A new report by the Public Assets Institute, a progressive think tank based in Montpelier, makes clear that Vermonters, like most Americans, are stuck in neutral. Despite a slight uptick over the past two years, the state's median household income, adjusted for inflation, "has remained essentially flat since at least 2000," the report found, citing U.S. Census data. And while income has surged for the wealthiest Vermonters, most others are only now earning close to what they made before the 2008 financial crisis.
For those supporting a family, that's often not enough.
According to the legislature's nonpartisan Joint Fiscal Office, a single parent with two children must make at least $4,630 a month to provide for even the most basic needs, such as food, housing, childcare and health insurance. That figure jumps to $5,217 in Chittenden County.
Nearly three-quarters of such parents make less than that, according to the Public Assets Institute, while close to 70 percent of single parents with one child can't afford those basic needs.
"If people put in a 40-hour week, they ought to have enough money to be able to support a family," says Jack Hoffman, a senior policy analyst with the Public Assets Institute. "People just need more money in their pockets. It's the way to fix affordability."
Last Wednesday, on the opening day of the legislative biennium, some 30 activists and lawmakers stood behind a podium on the steps of the Vermont Statehouse in a cold, light rain. Some held a long banner featuring 13 faceless silhouettes and the words "Together We Win." Others held signs reading "Raise the Wage."
Rights & Democracy, a Burlington-based advocacy group, had organized the rally to promote its "People's Agenda" — and to put the incoming Scott administration on notice that it would not accept cuts to social services.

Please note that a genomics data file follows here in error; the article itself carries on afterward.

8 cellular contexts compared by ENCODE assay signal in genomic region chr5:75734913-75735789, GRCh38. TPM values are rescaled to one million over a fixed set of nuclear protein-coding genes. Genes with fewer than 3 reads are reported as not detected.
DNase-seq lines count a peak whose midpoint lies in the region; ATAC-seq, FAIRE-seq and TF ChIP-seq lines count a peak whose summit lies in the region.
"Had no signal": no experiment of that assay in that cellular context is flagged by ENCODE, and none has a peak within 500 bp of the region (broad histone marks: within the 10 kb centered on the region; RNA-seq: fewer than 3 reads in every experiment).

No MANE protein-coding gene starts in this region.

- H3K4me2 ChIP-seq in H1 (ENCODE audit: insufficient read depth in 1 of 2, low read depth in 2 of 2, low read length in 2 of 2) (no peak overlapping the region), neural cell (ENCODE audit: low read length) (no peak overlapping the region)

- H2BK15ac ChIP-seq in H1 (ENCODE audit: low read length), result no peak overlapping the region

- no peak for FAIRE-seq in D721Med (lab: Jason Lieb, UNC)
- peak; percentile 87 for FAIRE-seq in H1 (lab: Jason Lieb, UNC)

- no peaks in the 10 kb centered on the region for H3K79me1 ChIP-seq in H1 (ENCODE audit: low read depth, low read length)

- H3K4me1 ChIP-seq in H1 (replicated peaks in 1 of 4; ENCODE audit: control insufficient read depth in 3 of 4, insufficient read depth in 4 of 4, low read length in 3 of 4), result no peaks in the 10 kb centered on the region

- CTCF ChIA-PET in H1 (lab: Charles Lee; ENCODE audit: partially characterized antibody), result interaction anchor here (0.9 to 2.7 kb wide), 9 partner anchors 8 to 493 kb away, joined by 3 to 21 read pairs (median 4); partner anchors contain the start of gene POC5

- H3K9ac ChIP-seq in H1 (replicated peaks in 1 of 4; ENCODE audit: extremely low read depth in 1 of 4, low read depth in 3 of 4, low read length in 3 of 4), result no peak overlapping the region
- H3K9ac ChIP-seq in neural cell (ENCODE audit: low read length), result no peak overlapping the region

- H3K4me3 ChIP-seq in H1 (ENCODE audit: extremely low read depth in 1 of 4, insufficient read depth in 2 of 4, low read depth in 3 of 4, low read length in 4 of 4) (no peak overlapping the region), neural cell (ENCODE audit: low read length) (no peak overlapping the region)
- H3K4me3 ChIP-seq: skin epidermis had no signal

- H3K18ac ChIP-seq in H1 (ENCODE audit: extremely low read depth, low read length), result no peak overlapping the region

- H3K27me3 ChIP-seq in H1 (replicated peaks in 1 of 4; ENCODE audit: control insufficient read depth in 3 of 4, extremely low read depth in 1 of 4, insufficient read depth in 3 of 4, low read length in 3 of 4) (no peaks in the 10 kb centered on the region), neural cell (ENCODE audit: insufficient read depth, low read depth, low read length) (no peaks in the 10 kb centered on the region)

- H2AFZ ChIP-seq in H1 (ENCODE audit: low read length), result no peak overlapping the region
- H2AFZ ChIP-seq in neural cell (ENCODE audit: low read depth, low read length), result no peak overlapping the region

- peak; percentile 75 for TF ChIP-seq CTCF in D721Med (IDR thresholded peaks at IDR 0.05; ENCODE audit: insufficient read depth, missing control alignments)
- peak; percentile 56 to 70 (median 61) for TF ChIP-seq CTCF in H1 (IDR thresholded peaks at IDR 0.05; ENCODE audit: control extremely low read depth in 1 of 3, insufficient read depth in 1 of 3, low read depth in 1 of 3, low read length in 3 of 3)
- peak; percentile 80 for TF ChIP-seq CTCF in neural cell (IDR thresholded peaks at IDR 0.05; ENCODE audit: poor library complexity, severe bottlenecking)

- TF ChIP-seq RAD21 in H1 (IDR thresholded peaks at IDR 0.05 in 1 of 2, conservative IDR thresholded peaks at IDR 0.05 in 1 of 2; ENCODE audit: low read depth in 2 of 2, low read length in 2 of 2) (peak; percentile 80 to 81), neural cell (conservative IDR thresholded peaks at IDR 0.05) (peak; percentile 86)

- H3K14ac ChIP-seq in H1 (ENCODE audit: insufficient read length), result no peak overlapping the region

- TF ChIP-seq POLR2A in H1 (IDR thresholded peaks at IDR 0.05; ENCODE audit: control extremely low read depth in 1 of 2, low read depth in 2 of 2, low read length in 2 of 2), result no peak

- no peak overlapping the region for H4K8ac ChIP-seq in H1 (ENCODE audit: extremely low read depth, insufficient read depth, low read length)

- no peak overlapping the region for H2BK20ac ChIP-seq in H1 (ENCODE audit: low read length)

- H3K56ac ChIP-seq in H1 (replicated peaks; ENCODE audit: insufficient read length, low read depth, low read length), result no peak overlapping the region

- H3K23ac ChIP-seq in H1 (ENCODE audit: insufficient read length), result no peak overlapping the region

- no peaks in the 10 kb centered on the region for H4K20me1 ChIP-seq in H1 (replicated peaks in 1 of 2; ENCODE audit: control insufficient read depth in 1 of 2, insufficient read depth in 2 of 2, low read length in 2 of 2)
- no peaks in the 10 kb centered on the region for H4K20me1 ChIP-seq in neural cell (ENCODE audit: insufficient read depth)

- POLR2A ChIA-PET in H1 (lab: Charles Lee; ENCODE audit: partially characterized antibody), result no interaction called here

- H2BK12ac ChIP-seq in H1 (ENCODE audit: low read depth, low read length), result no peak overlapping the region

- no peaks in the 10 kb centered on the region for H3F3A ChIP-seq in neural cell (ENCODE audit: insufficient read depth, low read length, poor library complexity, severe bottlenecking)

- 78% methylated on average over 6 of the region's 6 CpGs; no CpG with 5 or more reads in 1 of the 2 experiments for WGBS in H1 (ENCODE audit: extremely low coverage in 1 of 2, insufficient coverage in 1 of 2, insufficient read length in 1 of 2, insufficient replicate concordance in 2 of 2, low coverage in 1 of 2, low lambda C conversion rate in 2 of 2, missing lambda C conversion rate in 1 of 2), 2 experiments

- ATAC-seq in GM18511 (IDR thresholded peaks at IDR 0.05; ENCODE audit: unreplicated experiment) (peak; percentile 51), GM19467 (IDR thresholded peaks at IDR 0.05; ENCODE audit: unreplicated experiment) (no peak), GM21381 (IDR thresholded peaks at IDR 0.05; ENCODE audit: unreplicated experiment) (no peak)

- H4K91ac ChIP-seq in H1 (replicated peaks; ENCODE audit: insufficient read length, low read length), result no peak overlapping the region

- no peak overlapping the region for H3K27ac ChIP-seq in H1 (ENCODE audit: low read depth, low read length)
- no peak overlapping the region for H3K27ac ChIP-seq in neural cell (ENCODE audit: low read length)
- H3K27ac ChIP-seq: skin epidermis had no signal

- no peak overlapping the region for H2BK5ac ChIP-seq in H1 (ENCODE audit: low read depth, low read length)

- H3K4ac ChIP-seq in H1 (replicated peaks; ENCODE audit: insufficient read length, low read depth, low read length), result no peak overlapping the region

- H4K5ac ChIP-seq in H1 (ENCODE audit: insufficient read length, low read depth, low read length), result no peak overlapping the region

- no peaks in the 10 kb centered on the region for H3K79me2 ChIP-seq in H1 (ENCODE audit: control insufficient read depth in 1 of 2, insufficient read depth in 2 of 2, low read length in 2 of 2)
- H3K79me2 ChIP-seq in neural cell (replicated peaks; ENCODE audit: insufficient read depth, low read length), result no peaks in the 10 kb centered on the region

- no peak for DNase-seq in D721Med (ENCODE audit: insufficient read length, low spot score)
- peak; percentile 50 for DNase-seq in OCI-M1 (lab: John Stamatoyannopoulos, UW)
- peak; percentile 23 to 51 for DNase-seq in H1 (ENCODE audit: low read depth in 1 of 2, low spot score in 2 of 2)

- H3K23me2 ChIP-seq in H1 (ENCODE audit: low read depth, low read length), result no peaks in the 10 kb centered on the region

Halfway through the noon event, Green Mountain Self-Advocates outreach director Max Barrows approached the podium, bundled in a red overcoat and a fur hat with earflaps. The Worcester resident identified himself as "a person with autism" who relies on developmental-support services to help him do his job.
"But support workers do not make a livable wage. Sometimes they have no choice but to take another job for better pay," he said. "A livable wage will go a long way to reducing staff turnover. We must raise wages."
Scott, too, wants Vermonters to make more money. But he disagrees with Barrows, Hoffman and Hoffer that the way to achieve that goal is by raising the minimum wage.
"I believe that just adds to the cost, so it furthers the problem," Scott said during last week's interview. "I just believe that it has to come the other way — that you need more economic activity in order to bring better wages and higher wages."
Scott's "affordability" theory is somewhat circular in nature: Goods and services are too expensive, which prompts workers to flee the state, which increases the tax burden on everybody else, which makes goods and services more expensive.
But, as Hoffer points out, the data don't support those conclusions. For one thing, prices in Vermont are almost exactly the national average, according to a state-by-state index by the U.S. Bureau of Economic Analysis.
To be sure, there are cheaper places to live. The cost of goods and services in Mississippi and Arkansas is just 87 percent of the national average. But in most northeastern states, it's actually higher than Vermont: 105 percent in New Hampshire, 108 percent in Connecticut and a whopping 116 percent in New York.
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Despite all the ink spilled over the state's supposedly high tax burden, Vermont's effective tax rate is roughly average. And according to a 2015 study by the left-leaning Institute on Taxation and Economic Policy, "Vermont's tax system is among the least regressive in the nation because it has a highly progressive income tax and low sales and excise taxes."